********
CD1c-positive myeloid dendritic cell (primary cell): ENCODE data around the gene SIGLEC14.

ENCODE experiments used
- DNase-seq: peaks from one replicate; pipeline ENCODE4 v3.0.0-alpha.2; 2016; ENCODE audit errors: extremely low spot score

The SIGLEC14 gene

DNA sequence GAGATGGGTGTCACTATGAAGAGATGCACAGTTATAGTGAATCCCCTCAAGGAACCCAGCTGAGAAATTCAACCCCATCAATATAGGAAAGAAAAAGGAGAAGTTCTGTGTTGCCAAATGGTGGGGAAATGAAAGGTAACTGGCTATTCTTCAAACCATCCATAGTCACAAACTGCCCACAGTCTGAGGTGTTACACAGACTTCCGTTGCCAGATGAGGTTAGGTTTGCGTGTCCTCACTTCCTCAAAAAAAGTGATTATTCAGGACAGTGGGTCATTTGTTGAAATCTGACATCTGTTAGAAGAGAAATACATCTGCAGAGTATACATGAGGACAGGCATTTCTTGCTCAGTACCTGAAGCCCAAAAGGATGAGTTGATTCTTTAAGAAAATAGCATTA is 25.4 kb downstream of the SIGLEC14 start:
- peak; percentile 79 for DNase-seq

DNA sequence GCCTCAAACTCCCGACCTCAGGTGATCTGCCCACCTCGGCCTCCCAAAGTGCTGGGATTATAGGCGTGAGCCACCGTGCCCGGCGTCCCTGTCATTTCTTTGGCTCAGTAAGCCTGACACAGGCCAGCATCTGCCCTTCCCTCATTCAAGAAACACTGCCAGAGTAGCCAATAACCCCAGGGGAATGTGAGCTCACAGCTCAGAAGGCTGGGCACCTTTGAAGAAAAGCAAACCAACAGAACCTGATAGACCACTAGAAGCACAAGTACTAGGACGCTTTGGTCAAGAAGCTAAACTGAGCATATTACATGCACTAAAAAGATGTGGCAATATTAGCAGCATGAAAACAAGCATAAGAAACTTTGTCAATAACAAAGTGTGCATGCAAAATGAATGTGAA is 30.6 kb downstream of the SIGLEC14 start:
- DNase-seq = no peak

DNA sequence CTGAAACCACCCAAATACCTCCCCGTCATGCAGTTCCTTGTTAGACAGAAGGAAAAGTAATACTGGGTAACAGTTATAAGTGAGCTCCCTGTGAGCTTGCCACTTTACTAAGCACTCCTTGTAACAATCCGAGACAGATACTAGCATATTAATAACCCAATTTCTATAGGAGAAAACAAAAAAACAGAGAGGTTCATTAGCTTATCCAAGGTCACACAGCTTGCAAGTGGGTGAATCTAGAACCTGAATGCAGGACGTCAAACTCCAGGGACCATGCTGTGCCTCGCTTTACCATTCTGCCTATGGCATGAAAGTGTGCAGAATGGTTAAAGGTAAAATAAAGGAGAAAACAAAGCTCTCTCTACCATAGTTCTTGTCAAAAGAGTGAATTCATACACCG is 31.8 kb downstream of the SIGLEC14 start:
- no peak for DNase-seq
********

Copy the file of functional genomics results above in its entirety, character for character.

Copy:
CD1c-positive myeloid dendritic cell (primary cell): ENCODE data around the gene SIGLEC14.

ENCODE experiments used
- DNase-seq: peaks from one replicate; pipeline ENCODE4 v3.0.0-alpha.2; 2016; ENCODE audit errors: extremely low spot score

The SIGLEC14 gene

DNA sequence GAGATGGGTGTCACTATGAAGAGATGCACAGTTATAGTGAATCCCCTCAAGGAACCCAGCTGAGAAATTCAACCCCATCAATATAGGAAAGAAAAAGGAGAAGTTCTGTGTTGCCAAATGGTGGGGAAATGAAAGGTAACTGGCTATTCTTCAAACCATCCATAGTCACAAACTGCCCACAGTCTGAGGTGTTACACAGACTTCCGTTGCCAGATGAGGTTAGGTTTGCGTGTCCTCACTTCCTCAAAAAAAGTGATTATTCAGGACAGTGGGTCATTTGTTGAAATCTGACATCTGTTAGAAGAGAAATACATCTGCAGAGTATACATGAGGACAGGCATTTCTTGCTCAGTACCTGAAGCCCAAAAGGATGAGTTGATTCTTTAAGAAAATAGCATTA is 25.4 kb downstream of the SIGLEC14 start:
- peak; percentile 79 for DNase-seq

DNA sequence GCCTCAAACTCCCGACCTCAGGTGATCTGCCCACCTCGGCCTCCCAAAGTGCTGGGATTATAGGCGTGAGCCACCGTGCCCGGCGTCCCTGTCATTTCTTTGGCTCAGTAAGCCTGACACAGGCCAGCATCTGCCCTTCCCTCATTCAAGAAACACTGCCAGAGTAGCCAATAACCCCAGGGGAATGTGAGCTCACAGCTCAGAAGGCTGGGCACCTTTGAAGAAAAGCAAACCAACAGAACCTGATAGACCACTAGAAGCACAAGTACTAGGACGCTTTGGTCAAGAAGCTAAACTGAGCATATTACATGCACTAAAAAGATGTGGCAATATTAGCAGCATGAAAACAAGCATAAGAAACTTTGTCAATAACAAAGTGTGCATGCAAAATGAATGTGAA is 30.6 kb downstream of the SIGLEC14 start:
- DNase-seq = no peak

DNA sequence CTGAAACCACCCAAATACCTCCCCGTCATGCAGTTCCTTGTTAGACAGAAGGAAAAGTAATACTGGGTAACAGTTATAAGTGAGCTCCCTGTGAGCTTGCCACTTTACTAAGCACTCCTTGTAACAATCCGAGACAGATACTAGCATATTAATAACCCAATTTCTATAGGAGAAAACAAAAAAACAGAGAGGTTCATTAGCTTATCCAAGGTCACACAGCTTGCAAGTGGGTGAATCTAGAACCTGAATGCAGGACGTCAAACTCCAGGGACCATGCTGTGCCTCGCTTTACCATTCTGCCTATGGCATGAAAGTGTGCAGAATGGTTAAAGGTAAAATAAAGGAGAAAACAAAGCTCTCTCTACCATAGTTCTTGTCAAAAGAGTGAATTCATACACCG is 31.8 kb downstream of the SIGLEC14 start:
- no peak for DNase-seq